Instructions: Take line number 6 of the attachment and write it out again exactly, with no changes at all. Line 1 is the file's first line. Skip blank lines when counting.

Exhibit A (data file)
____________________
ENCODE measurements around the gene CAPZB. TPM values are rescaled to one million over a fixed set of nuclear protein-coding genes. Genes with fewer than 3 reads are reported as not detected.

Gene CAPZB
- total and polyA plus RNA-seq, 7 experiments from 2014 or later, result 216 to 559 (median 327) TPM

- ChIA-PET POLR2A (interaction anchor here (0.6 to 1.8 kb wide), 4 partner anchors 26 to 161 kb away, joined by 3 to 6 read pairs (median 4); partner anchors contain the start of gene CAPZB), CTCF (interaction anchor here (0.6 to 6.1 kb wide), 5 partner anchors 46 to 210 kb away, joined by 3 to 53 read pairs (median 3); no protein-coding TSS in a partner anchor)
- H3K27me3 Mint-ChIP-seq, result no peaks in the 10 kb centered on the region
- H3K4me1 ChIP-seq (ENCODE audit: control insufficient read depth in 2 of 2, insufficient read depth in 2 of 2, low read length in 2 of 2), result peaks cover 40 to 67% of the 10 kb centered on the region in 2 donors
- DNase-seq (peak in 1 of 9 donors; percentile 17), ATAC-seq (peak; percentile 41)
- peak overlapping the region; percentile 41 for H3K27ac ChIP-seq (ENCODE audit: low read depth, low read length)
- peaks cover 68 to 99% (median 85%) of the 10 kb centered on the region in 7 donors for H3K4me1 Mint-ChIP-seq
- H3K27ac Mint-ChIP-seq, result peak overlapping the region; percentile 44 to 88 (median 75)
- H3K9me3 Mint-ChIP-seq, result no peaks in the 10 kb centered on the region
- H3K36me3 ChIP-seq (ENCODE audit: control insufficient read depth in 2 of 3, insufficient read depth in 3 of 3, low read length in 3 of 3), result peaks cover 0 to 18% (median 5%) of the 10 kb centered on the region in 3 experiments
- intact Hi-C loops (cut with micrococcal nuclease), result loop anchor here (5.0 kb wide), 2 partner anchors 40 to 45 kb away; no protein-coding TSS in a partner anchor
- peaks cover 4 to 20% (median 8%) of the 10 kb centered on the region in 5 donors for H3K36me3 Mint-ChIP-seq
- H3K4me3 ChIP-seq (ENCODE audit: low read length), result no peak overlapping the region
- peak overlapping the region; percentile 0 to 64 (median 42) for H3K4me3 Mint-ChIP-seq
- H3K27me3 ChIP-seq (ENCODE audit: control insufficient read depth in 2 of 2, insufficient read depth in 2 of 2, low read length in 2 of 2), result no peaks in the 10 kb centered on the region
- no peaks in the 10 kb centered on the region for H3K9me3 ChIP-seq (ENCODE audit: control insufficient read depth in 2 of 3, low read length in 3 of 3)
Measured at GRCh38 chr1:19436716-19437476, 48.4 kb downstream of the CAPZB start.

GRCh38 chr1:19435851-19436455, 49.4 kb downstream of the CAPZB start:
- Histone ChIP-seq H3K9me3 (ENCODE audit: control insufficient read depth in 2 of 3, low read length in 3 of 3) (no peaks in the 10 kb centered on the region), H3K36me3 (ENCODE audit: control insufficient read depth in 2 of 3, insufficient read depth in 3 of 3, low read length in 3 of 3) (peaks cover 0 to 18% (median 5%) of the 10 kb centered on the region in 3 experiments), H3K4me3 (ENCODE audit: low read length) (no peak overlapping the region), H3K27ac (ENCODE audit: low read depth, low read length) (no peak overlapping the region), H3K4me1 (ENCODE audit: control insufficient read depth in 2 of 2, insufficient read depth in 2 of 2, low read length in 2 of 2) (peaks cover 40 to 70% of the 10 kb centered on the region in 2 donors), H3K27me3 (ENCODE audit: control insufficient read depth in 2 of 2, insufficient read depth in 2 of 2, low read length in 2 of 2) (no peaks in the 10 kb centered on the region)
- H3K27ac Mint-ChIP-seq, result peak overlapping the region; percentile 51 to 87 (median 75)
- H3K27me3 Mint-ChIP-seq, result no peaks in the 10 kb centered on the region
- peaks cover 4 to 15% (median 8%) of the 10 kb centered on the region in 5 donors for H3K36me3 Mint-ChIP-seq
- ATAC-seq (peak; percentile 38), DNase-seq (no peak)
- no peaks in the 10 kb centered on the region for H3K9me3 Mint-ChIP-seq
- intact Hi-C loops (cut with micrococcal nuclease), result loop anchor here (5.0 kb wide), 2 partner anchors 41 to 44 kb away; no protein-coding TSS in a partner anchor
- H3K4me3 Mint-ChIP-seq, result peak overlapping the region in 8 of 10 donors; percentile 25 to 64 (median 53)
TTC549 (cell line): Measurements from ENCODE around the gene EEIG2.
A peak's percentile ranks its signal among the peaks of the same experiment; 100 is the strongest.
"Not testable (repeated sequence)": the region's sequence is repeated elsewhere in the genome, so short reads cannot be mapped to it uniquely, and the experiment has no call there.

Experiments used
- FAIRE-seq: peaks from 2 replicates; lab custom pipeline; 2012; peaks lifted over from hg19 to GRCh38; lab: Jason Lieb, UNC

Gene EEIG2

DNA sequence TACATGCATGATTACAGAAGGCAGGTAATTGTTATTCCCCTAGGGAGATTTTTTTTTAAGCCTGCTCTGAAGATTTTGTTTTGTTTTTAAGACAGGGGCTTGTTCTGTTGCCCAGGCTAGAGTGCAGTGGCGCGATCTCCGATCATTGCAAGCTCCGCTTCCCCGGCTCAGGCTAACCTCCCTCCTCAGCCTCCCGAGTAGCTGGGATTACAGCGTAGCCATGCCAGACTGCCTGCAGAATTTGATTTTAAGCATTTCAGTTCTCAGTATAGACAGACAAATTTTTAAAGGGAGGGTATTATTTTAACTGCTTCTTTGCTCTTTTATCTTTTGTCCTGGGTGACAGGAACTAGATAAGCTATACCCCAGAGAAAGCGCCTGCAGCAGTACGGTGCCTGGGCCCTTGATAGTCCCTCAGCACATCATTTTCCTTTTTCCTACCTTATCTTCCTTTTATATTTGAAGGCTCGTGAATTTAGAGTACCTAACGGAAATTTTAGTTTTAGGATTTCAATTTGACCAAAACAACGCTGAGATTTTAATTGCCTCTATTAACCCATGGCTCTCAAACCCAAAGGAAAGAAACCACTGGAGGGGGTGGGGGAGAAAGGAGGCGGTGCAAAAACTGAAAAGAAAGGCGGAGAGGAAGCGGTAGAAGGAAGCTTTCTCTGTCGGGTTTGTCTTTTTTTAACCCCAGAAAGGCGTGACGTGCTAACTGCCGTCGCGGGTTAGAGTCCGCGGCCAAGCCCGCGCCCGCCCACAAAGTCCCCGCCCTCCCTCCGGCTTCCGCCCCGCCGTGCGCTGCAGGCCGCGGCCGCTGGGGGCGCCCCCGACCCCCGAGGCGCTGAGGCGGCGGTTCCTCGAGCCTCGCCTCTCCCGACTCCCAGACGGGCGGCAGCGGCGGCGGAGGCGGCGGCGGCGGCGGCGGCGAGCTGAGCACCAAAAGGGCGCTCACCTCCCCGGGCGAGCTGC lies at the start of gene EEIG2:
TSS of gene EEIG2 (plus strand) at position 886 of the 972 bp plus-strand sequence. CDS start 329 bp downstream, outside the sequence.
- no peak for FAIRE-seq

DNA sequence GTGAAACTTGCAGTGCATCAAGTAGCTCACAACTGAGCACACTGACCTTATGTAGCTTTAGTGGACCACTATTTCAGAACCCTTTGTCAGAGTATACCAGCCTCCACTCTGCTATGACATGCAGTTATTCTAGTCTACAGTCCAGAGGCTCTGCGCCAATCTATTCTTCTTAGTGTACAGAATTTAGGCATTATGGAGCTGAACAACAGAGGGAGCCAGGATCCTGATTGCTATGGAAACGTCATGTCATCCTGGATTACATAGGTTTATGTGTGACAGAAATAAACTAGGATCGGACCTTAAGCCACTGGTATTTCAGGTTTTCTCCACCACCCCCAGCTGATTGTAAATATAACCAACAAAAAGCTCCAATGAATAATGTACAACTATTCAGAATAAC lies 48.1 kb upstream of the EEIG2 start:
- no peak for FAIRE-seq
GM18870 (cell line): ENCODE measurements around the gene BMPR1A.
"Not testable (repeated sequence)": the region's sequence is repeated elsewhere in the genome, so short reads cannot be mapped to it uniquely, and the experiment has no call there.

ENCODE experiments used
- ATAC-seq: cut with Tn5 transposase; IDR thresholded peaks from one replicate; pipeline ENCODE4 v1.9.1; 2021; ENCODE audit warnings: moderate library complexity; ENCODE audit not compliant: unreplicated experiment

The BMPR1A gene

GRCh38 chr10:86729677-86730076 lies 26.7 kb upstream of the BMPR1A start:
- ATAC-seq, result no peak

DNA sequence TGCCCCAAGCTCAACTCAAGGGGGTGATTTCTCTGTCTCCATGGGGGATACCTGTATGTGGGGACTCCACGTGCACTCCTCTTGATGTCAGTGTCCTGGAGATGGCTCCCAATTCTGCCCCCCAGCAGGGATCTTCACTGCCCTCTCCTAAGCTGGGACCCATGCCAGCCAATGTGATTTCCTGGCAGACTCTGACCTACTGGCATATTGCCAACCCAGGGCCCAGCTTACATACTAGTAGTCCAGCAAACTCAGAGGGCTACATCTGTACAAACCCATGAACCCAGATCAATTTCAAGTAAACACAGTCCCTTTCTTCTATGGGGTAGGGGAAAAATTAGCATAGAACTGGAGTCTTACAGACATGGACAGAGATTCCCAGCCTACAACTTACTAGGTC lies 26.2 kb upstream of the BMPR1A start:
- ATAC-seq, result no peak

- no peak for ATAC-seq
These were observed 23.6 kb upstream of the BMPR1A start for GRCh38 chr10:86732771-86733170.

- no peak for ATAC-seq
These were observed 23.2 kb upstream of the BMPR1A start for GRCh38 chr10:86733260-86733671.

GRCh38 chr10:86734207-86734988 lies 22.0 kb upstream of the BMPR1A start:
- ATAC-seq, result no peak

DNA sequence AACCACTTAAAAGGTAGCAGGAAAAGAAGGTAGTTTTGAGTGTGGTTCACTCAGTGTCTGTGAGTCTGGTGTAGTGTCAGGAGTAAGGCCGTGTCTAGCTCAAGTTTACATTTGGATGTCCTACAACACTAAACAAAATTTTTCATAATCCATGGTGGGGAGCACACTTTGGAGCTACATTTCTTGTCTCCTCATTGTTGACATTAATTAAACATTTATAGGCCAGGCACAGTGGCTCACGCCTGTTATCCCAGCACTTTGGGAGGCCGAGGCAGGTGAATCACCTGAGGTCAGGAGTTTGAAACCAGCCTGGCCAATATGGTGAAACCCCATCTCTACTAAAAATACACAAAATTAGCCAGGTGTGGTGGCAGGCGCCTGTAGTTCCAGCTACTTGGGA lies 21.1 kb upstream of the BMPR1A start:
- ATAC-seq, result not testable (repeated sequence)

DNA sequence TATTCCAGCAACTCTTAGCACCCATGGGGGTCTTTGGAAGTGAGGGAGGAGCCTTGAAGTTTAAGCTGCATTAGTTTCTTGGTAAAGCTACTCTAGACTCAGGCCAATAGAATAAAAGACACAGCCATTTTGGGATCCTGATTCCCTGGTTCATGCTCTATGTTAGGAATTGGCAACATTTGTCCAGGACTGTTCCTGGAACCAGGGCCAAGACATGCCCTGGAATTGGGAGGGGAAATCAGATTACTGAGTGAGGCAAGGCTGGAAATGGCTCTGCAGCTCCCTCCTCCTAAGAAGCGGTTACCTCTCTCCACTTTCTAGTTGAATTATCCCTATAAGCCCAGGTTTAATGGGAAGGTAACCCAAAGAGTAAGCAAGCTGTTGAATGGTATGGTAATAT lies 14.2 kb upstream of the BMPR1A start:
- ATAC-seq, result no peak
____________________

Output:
- H3K4me1 ChIP-seq (ENCODE audit: control insufficient read depth in 2 of 2, insufficient read depth in 2 of 2, low read length in 2 of 2), result peaks cover 40 to 67% of the 10 kb centered on the region in 2 donors